Thursday, February 19, 2009
Beheading in Buffalo: Domestic Violence or Honor Killing ?
Muzzammil "Mo" Hassan, founder of a Muslim-American TV network, is accused of beheading his wife, Aasiya, last week in Buffalo, New York, days after she filed for divorce, according to media reports.
The incident has shocked the Muslim-American community in upstate New York and the rest of the United States. The allegations against Mo Hassan are particularly devastating for the Muslims in North America because Hassans had founded Bridges TV network to fight negative stereotypes of Muslims after the terrorist attacks of Sept 11, 2001.
The reports have triggered frenzied speculation as to the motives behind this murder. Was it an extreme case of domestic violence? Or was it an honor killing which sometime occur in couple's native Pakistan? So far, it seems the answer depends on the preconceived notions of the speculators. The well-known strident critics of Islam and Muslims in America have already concluded that it was an honor killing perpetrated by the husband, and they cite the beheading as method of killing as proof.
Rabbi Hirschfeld, a friend of the Hassans, said that Ms. Hassan had confided in him a few years ago about incidents of domestic abuse, but at the time she insisted that her husband was getting counseling. She later told Rabbi Hirschfeld that the counselor had told her she was safe, according to the New York Times.
“I knew there were issues in the marriage,” Rabbi Hirschfeld said. “I didn’t know it was this bad. My immediate response is horror and incredible sadness.”
The Associated Press reported on Tuesday that the police had responded in the past to domestic dispute calls at the Hassan house.
Unfortunately, the issue of domestic violence among Muslim-Americans is not unknown. Last year, International Herald Tribune talked with a Muslim-American woman who looked into this problem. "The Muslim community is under a lot of scrutiny, so they are reluctant to look within to face their problems because it will substantiate the arguments demonizing them," said Rafia Zakaria, a political science graduate student at Indiana University who is starting a legal defense fund for Muslim women. "It puts Muslim women in a difficult position because if they acknowledge their rights, they are seen as being in some kind of collusion with all those who are attacking Muslim men. So the question is how to speak out without adding to the stereotype that Muslim men are barbaric, oppressive, terrible people."
According to Dawn newspaper, the 2008 report of violence against women in Pakistan makes horrific reading. In that year alone, 7,733 cases of violence against women were reported in the media. What is shocking is the large number of women who lost their lives in this period — 1,516 were murdered while 472 were killed for reasons of ‘honor’.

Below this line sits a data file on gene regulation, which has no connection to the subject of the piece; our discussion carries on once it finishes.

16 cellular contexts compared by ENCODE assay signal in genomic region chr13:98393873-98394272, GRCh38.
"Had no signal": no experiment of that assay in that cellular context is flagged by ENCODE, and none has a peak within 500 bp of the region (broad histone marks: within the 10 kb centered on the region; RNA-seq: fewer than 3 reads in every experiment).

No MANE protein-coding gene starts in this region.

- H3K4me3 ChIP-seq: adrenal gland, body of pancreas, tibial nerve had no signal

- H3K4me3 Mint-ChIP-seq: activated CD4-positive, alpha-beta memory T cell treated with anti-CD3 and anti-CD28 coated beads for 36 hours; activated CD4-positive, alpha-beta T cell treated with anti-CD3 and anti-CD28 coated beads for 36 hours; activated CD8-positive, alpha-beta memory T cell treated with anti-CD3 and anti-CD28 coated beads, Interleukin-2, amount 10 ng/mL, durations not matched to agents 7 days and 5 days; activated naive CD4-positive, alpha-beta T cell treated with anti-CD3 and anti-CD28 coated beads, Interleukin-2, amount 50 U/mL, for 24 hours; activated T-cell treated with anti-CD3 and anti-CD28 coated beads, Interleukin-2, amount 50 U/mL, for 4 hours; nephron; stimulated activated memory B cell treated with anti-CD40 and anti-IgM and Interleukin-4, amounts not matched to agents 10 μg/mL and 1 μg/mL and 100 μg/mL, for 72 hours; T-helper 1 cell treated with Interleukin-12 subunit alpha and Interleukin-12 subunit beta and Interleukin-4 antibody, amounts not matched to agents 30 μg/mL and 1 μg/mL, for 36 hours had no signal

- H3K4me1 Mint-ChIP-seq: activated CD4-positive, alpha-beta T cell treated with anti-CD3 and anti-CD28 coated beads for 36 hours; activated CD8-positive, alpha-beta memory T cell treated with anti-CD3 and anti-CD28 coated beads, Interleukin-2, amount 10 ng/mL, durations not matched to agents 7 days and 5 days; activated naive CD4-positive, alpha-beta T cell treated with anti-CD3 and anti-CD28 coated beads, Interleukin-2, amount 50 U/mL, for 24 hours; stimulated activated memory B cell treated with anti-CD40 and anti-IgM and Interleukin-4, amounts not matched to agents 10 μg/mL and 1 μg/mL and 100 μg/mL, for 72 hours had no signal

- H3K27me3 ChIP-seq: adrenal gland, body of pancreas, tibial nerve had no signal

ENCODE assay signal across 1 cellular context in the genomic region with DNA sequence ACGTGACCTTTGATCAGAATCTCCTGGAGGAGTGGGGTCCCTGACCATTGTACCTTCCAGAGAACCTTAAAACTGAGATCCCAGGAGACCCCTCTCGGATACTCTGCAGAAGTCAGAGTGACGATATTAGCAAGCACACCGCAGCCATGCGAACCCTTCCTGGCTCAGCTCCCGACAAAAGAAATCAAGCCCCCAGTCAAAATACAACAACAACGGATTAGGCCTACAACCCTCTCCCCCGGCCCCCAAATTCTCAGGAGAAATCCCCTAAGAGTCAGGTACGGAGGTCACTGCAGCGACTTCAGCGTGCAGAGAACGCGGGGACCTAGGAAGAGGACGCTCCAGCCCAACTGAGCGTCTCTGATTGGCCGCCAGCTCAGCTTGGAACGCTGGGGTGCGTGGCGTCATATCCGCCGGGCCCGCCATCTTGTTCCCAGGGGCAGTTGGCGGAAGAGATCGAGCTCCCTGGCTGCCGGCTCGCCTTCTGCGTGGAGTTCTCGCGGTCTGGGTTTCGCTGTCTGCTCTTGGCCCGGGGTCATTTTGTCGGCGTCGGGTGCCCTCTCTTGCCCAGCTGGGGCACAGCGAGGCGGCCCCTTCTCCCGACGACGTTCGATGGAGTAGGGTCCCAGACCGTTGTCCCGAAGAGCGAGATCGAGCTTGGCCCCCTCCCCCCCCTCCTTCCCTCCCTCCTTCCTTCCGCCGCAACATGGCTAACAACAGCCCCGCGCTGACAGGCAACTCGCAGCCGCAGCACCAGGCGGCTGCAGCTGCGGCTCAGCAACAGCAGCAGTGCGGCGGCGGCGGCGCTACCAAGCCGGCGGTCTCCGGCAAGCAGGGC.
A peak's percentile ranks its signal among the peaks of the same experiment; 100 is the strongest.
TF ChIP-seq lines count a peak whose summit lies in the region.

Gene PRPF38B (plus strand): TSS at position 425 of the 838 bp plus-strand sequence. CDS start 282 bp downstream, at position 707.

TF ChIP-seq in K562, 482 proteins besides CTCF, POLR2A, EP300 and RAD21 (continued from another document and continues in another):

A number of women organizations are offering shelter and counseling in response to the growing but hidden problem of domestic abuse among South Asian and Muslim families. Maitri and Nisa are prominent in this effort.
But it's not just a Muslim or Pakistani problem. It occurs in people of every class, race, religion, ethnicity and nationality. A woman is beaten up every 9 seconds in America. Every day four women die in this country as a result of domestic violence, the euphemism for murders and assaults by husbands and boyfriends. That's approximately 1,400 women a year, according to the FBI. The number of women who have been murdered by their intimate partners is greater than the number of soldiers killed in the Vietnam War. The problems of domestic violence tend to get worse during times of economic hardship. In the latest stimulus budget package, President Obama has allocated additional funds to stop violence against women. Specific Office on Violence Against Women investments in the Act include $175 million for the STOP (Services • Training • Officers • Prosecutors) Violence Against Women Formula Grant Program and $50 million for the Transitional Housing Assistance Grant Program.
The use of specific incidents of violence and murder to demonize any particular religion or ethnicity does not help the victims. On the contrary, it can have the opposite effect of attempts to cover up the problems that lead to extreme violence like the tragic murder of Aasiya Hassan. It is important for those of us who genuinely care about the helpless victims to focus on understanding and dealing with the real causes of violence. Organizations such as NISA, Aurat Foundation and Maitri also deserve support in their noble effort to help the unfortunate victims.
Religious Leaders Respond to Domestic Violence
Fighting Agents of Intolerance
A Woman Speaker: Another Token or Real Change
A Tale of Tribal Terror